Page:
Cross-over trials will not be eligible for inclusion.
Dealing with missing data
For included studies, we will note levels of attrition. We will explore the impact of including studies with high levels of missing data in the overall assessment of treatment effect by using sensitivity analysis.
For all outcomes, we will carry out analyses, as far as possible, on an intention-to-treat basis, i.e. we will attempt to include all participants randomised to each group in the analyses, and all participants will be analysed in the group to which they were allocated, regardless of whether or not they received the allocated intervention. The denominator for each outcome in each trial will be the number randomised minus any participants whose outcomes are known to be missing.
Assessment of heterogeneity
We will assess statistical heterogeneity in each meta-analysis using the T², I² and Chi² statistics. We will regard heterogeneity as substantial if an I² is greater than 30% and either a T² is greater than zero, or there is a low P value (less than 0.10) in the Chi² test for heterogeneity.
Assessment of reporting biases
If there are 10 or more studies in the meta-analysis, we will investigate reporting biases (such as publication bias) using funnel plots. We will assess funnel plot asymmetry visually. If asymmetry is suggested by a visual assessment, we will perform exploratory analyses to investigate it.
We will carry out statistical analysis using the Review Manager software (RevMan 2014). We will use fixed-effect meta-analysis for combining data where it is reasonable to assume that studies are estimating the same underlying treatment effect i.e. where trials are examining the same intervention, and the trials’ populations and methods are judged sufficiently similar. If there is clinical heterogeneity sufficient to expect that the underlying treatment effects differ between trials, or if substantial statistical heterogeneity is detected, we will use random-effects meta-analysis to produce an overall summary, if an average treatment effect across trials is considered clinically meaningful. The random-effects summary will be treated as the average of the range of possible treatment effects and we will discuss the clinical implications of treatment effects differing between trials. If the average treatment effect is not clinically meaningful, we will not combine trials.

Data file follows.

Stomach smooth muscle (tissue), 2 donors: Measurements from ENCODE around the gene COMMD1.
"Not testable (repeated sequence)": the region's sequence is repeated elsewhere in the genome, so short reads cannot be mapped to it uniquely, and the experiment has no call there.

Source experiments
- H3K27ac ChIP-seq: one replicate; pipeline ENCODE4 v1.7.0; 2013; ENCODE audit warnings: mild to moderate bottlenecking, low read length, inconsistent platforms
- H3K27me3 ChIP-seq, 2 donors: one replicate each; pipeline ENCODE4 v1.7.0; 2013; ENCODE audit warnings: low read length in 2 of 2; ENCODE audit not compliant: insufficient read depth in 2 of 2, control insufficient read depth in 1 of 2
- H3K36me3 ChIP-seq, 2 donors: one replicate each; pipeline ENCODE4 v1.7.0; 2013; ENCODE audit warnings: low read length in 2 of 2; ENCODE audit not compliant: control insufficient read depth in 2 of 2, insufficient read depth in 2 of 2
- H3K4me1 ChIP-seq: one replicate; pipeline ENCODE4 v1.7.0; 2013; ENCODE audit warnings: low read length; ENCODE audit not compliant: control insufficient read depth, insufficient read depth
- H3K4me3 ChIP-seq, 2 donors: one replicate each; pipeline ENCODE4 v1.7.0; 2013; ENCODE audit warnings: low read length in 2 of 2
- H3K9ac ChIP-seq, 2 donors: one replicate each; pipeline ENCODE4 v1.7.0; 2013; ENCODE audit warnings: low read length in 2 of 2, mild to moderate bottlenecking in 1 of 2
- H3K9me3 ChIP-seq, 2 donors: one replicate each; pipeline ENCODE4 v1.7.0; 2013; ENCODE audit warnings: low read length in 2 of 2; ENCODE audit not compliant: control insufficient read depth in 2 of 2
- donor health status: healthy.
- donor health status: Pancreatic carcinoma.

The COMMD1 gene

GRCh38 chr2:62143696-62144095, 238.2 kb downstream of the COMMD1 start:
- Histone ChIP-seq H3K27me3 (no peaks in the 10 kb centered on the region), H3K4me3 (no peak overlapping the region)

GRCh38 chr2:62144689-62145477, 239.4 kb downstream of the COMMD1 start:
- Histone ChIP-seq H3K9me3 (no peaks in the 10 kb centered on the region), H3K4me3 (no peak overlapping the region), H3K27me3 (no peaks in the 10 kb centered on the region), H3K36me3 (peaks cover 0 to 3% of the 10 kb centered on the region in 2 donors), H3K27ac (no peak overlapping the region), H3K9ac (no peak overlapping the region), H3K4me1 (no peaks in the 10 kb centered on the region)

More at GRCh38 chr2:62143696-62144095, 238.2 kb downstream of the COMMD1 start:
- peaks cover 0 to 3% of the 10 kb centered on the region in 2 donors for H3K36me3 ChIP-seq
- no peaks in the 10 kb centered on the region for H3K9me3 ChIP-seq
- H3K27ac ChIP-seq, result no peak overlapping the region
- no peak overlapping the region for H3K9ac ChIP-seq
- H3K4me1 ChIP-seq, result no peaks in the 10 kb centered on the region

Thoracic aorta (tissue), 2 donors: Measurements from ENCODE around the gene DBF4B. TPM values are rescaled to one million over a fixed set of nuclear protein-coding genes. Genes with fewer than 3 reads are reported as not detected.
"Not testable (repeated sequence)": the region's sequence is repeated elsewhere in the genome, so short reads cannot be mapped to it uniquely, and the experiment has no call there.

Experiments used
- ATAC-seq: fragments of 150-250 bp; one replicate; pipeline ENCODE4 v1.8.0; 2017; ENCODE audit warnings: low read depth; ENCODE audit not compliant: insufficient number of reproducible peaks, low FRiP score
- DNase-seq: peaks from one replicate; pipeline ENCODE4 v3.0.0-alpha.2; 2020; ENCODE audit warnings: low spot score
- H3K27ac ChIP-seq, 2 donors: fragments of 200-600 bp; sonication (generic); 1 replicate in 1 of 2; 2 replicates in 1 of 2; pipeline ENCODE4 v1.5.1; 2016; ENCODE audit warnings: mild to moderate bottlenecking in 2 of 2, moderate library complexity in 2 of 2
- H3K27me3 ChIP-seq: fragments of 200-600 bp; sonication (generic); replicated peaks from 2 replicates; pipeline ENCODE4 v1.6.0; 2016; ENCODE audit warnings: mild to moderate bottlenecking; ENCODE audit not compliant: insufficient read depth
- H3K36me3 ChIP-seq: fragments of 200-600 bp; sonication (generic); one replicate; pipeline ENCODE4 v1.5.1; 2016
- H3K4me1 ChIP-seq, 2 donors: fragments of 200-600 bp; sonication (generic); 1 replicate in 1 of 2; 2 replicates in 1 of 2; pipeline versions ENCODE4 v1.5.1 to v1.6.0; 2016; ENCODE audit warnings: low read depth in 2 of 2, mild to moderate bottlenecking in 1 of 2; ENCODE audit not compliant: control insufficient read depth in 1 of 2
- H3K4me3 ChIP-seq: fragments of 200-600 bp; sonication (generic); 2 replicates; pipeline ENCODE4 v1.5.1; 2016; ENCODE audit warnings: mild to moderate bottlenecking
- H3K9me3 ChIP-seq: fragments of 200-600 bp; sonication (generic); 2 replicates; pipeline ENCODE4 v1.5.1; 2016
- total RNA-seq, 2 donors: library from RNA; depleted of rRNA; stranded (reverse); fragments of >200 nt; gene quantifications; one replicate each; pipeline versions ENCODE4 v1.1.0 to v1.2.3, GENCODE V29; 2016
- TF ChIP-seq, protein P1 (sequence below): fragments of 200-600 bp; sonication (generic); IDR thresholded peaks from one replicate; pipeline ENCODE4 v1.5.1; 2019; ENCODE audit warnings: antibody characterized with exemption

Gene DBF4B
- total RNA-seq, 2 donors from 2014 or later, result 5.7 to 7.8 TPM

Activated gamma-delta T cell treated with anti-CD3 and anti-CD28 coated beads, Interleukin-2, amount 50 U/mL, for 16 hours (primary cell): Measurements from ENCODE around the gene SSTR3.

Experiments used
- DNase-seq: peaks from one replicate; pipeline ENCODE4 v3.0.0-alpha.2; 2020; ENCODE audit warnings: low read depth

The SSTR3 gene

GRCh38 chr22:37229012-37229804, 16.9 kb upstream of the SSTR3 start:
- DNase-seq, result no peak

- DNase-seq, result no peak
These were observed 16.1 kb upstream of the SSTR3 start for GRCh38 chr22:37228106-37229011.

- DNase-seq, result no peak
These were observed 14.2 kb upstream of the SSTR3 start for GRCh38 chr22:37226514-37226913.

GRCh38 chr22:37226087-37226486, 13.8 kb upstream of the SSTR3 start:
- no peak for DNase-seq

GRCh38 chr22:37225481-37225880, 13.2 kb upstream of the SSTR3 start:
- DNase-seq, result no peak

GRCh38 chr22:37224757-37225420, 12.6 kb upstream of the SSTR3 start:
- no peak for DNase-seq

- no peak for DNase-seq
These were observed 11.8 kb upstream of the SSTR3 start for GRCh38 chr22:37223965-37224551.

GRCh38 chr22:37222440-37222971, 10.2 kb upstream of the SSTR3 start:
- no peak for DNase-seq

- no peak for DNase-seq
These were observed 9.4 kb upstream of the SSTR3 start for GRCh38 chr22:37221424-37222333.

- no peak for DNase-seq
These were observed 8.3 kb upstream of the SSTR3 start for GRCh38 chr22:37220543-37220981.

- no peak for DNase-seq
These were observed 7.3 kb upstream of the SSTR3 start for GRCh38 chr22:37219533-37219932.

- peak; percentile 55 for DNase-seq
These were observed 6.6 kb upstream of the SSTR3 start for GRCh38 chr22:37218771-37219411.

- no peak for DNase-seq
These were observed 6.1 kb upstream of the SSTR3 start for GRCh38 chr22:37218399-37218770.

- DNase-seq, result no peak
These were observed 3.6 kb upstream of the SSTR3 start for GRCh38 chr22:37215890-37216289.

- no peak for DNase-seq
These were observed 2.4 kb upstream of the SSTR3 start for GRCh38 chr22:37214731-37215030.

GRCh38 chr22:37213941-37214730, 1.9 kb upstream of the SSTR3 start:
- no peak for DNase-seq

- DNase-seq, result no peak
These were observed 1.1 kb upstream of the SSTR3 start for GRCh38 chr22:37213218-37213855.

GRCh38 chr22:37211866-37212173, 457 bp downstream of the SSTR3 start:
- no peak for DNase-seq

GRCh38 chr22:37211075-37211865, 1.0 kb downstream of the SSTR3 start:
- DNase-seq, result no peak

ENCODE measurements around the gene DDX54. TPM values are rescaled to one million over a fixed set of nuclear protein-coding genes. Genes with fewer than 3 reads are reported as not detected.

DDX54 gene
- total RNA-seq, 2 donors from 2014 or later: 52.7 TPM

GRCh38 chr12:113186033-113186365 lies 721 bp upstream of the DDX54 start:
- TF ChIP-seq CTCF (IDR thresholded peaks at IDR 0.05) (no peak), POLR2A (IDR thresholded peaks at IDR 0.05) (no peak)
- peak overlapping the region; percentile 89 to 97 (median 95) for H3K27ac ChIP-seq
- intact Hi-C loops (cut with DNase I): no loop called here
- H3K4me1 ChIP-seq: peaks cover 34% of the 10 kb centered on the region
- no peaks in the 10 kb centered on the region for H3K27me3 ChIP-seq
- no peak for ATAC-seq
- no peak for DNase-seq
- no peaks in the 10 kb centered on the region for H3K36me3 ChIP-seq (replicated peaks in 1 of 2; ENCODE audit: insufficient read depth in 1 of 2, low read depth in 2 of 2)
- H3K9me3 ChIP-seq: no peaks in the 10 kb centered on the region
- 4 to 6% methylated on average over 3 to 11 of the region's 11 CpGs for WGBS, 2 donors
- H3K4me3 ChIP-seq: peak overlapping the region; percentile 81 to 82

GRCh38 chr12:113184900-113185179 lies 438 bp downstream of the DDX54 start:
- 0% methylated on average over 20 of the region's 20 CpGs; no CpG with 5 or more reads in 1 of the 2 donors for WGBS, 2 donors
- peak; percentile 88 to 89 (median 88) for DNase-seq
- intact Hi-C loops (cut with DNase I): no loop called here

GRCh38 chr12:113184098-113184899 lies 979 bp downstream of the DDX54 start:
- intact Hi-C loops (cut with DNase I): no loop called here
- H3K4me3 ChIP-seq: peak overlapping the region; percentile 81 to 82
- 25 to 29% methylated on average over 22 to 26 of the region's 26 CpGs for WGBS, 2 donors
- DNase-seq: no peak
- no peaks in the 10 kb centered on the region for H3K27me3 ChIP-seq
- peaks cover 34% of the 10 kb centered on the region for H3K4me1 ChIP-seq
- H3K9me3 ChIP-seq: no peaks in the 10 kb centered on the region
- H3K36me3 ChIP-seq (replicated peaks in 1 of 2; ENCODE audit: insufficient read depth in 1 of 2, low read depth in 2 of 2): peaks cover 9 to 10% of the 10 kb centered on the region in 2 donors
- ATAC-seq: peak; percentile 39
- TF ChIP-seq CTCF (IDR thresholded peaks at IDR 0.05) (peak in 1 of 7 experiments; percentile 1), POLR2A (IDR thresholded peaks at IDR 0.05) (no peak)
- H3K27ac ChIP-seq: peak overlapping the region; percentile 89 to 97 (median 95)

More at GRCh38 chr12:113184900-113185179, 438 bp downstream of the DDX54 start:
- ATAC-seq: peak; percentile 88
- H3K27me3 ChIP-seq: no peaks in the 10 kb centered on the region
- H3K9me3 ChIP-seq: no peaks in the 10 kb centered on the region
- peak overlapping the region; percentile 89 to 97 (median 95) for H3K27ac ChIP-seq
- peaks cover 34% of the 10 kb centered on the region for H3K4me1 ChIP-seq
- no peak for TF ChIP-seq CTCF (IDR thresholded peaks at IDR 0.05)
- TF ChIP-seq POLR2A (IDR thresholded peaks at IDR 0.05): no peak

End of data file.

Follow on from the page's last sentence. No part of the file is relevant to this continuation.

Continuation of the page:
If we use random-effects analyses, the results will be presented as the average treatment effect with 95% CIs, and the estimates of T² and I².
Subgroup analysis and investigation of heterogeneity
If we identify substantial heterogeneity, we will investigate it using subgroup analyses and sensitivity analyses. We will consider whether an overall summary is meaningful, and if it is, use random-effects analysis to produce it.
We plan to carry out the following subgroup analyses:
multiparous versus primiparous women;
first caesarean versus repeat caesarean;
elective caesarean versus emergency caesarean.
Subgroup analysis will be restricted the review's primary outcomes.
We will assess subgroup differences by interaction tests available within RevMan (RevMan 2014). We will report the results of subgroup analyses quoting the χ2 statistic and P value, and the interaction test I² value.
If there are an adequate number of studies, sensitivity analyses will be performed based on separation of studies according to risk of bias analysing the effect of trial quality in the primary outcomes. This will be done by excluding the trials most susceptible to bias based on our 'Risk of bias' assessment, i.e., those with inadequate randomisation sequence generation, allocation concealment, high levels of post-randomisation losses or exclusions and uncertain or unblinded outcome assessment (Deeks 2001). We will also carry out sensitivity analysis for primary outcomes by removing quasi-randomised trials to examine the effect of excluding such trials.